They found that tranexamic acid was effective to a similar extent in males and females, reducing the risk of death within 24 hours of a traumatic injury by 20-30%.
The researchers then used data from the Trauma and Audit Research Network to examine whether there were differences among male and female patients who received tranexamic acid treatment for traumatic injuries.
Upon examining data from over 200,000 trauma patients, the researchers found that women were less likely to receive tranexamic acid treatment for major trauma than men in both prehospital and hospital settings.
Moreover, researchers also stratified or grouped this data according to age, risk of death from bleeding, the severity of the injury, or the mechanism of injury. They found that this disparity between male and female patients persisted.
Although these disparities were observed across the board, the sex and gender differences in tranexamic acid use were more pronounced in older women and female trauma patients with a lower risk of death due to bleeding.
These results are notable since the survival benefit from tranexamic acid is not influenced by the risk of bleeding or the mechanism of injury, but earlier treatments are more effective.
The factors responsible for these sex and gender disparities are not well-understood.
The authors suggest that factors such as unconscious gender bias, the use of stereotypes in medical education, and differences in the presentation of trauma symptoms could explain these disparities in receiving tranexamic acid treatment.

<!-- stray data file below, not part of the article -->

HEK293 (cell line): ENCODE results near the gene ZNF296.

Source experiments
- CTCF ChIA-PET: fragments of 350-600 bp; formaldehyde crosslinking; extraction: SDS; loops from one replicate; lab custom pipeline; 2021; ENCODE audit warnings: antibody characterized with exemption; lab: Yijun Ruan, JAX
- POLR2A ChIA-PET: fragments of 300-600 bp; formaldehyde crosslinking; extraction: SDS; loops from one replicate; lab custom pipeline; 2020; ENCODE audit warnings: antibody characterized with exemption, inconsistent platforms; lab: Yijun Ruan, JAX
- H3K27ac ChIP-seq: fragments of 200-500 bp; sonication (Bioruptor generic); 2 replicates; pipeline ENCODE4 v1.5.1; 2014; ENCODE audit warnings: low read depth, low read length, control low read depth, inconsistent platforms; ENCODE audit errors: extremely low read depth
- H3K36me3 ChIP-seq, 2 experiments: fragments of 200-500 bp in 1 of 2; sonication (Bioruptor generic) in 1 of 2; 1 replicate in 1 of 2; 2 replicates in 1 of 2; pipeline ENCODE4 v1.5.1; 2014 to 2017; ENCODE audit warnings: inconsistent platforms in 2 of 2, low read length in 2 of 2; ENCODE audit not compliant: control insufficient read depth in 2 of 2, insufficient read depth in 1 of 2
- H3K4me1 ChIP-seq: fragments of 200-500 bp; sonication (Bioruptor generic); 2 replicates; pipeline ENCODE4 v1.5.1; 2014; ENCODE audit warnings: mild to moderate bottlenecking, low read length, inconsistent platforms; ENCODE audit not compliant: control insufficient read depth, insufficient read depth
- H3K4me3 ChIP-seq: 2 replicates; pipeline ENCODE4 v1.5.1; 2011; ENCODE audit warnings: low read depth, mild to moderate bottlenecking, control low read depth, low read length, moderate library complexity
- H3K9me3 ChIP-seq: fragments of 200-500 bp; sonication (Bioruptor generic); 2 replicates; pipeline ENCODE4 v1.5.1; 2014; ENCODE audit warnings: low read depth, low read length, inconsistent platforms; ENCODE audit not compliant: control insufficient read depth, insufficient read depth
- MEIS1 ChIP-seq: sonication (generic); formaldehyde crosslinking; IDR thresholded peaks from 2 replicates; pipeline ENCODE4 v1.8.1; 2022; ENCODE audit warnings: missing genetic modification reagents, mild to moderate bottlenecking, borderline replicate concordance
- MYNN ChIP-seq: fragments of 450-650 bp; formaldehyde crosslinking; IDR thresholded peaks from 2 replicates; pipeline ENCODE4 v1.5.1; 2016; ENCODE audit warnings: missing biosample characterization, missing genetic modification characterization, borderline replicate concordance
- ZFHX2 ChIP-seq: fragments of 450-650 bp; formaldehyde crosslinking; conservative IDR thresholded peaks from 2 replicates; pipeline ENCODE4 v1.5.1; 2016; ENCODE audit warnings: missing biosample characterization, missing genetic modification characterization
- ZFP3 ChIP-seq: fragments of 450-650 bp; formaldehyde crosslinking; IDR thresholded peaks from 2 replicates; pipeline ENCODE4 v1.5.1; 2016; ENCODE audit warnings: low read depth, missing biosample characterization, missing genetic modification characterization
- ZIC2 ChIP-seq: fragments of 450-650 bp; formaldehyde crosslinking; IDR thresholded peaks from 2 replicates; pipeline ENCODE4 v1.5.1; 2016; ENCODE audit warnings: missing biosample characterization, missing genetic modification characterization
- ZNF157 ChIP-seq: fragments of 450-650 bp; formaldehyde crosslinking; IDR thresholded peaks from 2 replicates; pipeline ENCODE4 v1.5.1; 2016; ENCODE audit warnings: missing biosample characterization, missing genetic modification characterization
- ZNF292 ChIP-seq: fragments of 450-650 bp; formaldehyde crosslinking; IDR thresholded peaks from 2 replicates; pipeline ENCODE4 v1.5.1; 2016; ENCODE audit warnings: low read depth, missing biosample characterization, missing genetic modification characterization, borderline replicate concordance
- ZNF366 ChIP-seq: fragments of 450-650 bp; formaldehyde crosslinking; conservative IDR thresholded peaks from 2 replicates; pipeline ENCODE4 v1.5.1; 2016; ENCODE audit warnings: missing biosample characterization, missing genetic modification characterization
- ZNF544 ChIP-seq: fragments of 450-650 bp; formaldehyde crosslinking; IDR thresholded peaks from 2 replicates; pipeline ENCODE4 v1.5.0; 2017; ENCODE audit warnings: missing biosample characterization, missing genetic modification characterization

Dr. Alyson McGregor, associate dean of clinical faculty affairs and development and professor of emergency medicine at the University of South Carolina School of Medicine Greenville, explained how such biases can affect diagnosis and treatment.
“Our understanding of heart attacks, for instance, is based on the teachings that heart attacks occur in middle age white men and present with chest pain that radiates down the left arm,” she told Medical News Today.
“Doctors are taught about health and disease in a biased way. [T]herefore, when women present with shortness of breath, nausea, and fatigue, a heart attack does not match up with the instilled teachings and therefore is often missed.”— Dr. Alyson McGregor
Dr. McGregor said she suspected a similar case for major trauma patients.
“Most traumatic injuries are in men, as men are often involved in high risk activities (construction injuries, truck driving, speeding, motorcycles, etc.). If a woman is involved in major trauma, the healthcare team may underestimate the degree of her injuries as they are not associating high risk trauma with women,” she added.
The study’s co-author Dr. Tim Nutbeam from the University Hospitals Plymouth NHS Trust, says that despite showing large sex differences in tranexamic acid treatment, researchers can only speculate on the underlying causes with current data.
“Clinicians in the U.K. must be provided with clearer treatment guidance so that we can help reduce this bias. If all patients were treated according to need, we could save 160 lives per year in the U.K.,” he says.
In addition to step-wise protocols for healthcare providers, increasing diversity in healthcare could reduce such sex and gender disparities.
“There are many examples now indicating that women patients receive better outcomes when cared for by women physicians. Women researchers are more likely to include women subjects in research. Women book editors are more likely to include illustrations of women in medical textbooks,” said Dr. McGregor.
“Let’s make sure our emergency doctors and trauma doctors are diverse to care for a diverse patient population,” she added.